To determine the status of the devlabel symbolic links, use the following command:
It returns output similar to the following:
lrwxrwxrwx 1 root 9 Apr 29 13:20 /dev/work -> /dev/hdb1 lrwxrwxrwx 1 root 9 Apr 29 13:41 /dev/tcf -> /dev/hda1
A program called hotplug performs actions when a system event, such as hardware being added or removed, takes place while the system is running. For example, if a USB hard drive or a USB media card reader is attached to the system, hotplug notifies users by logging a message in the system log file (/var/log/messages) and loads the proper kernel modules so the device works.
When a PCI, USB, or IEEE 1394 (also known as FireWire) device is plugged in, the hotplug scripts also restart devlabel so that the removable storage media receives a user-defined device name (such as /dev/usbcard), and optionally it can automatically mount the storage device.
After inserting the USB card reader into the USB port of the computer, issue the following command as root (where /dev/sda1 is the device name for the media card and /dev/usbcard is the user-defined device name to use):
devlabel add -d /dev/sda1 -s /dev/usbcard --automount
This commands adds an entry for the mount point to /etc/sysconfig/devlabel and creates a symbolic link from /dev/usbcard to /dev/sda1. The --automount option to devlabel specifies that the device should be automatically mounted when devlabel restarts if an entry for it is located in /etc/fstab and if the device exists (a device with the same UUID is found).
The updfstab is a program that scans the IDE and SCSI buses for new devices and adds entries to /etc/fstab for them if entries do not already exist. It also adds entries for USB devices since they appear as SCSI devices. Refer to the updfstab man page for more information.
When a USB device is inserted, hotplug runs the updfstab program, which adds an entry to /etc/fstab for the storage device (such as the media card) if it exists. (If a card reader without a card in it is inserted, an entry is not added.) The line added contains the actual device name (such as /dev/sda1) and the kudzu option. The kudzu option tells Kudzu  that it can remove the line if the device does not exist. Since the line is required by devlabel, the kudzu option must be removed so the line remains in the file. Also change the device name to the devlabel device name (such as /dev/usbcard) and create the mount point (such as /mnt/usbcard).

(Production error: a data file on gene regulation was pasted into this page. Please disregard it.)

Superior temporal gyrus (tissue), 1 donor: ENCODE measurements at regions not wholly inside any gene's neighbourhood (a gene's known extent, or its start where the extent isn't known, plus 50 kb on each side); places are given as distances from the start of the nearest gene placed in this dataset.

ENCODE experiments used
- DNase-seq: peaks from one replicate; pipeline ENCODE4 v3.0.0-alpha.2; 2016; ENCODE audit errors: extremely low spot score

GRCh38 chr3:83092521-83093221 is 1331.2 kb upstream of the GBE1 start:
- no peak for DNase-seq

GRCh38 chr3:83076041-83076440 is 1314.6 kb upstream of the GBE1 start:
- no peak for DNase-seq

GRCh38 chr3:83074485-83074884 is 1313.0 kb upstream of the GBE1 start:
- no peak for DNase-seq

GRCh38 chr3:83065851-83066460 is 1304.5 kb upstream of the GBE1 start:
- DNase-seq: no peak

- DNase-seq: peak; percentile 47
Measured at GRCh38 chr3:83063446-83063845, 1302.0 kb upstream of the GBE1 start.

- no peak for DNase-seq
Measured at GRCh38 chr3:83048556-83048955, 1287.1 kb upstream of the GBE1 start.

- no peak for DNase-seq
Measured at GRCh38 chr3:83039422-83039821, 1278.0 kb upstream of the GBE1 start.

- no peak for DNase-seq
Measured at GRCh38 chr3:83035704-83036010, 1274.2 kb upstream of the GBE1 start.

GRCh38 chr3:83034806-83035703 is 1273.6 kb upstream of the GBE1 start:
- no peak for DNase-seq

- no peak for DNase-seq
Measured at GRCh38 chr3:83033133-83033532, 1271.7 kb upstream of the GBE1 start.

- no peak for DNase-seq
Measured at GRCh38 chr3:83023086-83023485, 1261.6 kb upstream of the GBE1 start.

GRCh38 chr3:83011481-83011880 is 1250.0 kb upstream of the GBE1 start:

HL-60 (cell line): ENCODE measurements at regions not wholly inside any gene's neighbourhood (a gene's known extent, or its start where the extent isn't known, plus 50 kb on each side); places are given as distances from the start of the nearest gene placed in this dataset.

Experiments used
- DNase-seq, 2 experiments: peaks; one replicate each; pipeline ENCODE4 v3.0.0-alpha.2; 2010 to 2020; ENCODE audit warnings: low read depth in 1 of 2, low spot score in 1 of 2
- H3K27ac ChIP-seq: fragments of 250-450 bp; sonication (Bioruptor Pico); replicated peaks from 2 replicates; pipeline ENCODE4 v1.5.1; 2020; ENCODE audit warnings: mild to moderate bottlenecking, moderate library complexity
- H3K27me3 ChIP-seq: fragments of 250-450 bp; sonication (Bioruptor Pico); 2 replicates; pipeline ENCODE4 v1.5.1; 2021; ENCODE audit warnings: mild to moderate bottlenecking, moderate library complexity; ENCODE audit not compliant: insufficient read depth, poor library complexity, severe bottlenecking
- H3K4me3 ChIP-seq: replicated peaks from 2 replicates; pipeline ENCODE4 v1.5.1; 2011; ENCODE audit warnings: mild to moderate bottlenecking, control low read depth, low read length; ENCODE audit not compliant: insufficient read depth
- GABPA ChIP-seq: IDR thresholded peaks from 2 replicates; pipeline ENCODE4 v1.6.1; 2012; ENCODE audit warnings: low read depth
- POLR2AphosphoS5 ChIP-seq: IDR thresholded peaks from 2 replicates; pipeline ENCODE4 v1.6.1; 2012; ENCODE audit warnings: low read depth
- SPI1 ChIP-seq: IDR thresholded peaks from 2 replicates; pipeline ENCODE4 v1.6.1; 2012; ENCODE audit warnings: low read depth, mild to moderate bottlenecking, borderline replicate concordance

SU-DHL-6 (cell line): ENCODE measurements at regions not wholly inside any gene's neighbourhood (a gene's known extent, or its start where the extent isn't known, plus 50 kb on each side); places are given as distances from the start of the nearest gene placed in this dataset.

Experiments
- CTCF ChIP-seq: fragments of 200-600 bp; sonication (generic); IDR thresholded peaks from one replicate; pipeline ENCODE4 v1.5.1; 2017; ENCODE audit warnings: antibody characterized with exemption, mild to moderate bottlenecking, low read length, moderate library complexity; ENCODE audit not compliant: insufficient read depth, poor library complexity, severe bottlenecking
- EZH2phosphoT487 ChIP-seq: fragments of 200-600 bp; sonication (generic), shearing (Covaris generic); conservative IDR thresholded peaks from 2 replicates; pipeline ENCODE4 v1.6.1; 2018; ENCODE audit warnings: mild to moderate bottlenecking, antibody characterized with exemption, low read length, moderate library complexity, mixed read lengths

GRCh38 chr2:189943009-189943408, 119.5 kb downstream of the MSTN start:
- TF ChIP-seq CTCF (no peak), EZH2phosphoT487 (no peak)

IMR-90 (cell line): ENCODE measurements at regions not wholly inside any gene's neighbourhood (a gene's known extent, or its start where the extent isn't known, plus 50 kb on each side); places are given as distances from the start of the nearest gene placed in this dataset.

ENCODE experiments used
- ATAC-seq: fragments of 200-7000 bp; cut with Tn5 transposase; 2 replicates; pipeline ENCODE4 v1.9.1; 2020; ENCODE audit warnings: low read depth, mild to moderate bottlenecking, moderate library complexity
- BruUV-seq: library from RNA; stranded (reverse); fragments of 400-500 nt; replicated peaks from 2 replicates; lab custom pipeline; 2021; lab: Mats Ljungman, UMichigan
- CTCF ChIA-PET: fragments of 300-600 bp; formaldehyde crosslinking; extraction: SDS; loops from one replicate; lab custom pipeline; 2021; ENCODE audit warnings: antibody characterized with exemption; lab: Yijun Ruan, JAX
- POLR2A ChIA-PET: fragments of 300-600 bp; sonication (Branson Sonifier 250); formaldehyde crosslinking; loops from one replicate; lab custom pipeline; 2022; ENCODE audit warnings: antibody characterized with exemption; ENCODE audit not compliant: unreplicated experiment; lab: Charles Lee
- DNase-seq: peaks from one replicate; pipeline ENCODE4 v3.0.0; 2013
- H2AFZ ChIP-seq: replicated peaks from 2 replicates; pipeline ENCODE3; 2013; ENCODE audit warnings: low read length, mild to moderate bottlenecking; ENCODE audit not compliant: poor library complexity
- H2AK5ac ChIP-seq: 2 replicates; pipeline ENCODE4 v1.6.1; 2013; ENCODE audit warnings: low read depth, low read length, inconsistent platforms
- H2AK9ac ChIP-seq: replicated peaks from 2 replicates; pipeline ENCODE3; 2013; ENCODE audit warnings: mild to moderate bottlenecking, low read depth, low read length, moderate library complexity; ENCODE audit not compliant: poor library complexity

After modifying the line, it should look similar to the following:
/dev/usbcard /mnt/usbcard auto noauto,owner 0 0
Because of --automount, when devlabel is restarted, the storage media in the USB card reader device is mounted in /mnt/usbcard when the USB device is plugged into the computer. The trick is that when the USB card reader is plugged into the computer, the card must already be in the reader. If not, devlabel can not find the storage device, and thus it can not automatically mount it.
If the USB card reader is already plugged in without a card, when the card is inserted, run the command devlabel restart as root to mount the media card.
Kudzu is a hardware probing tool run at system boot time to determine what hardware has been added or removed from the system.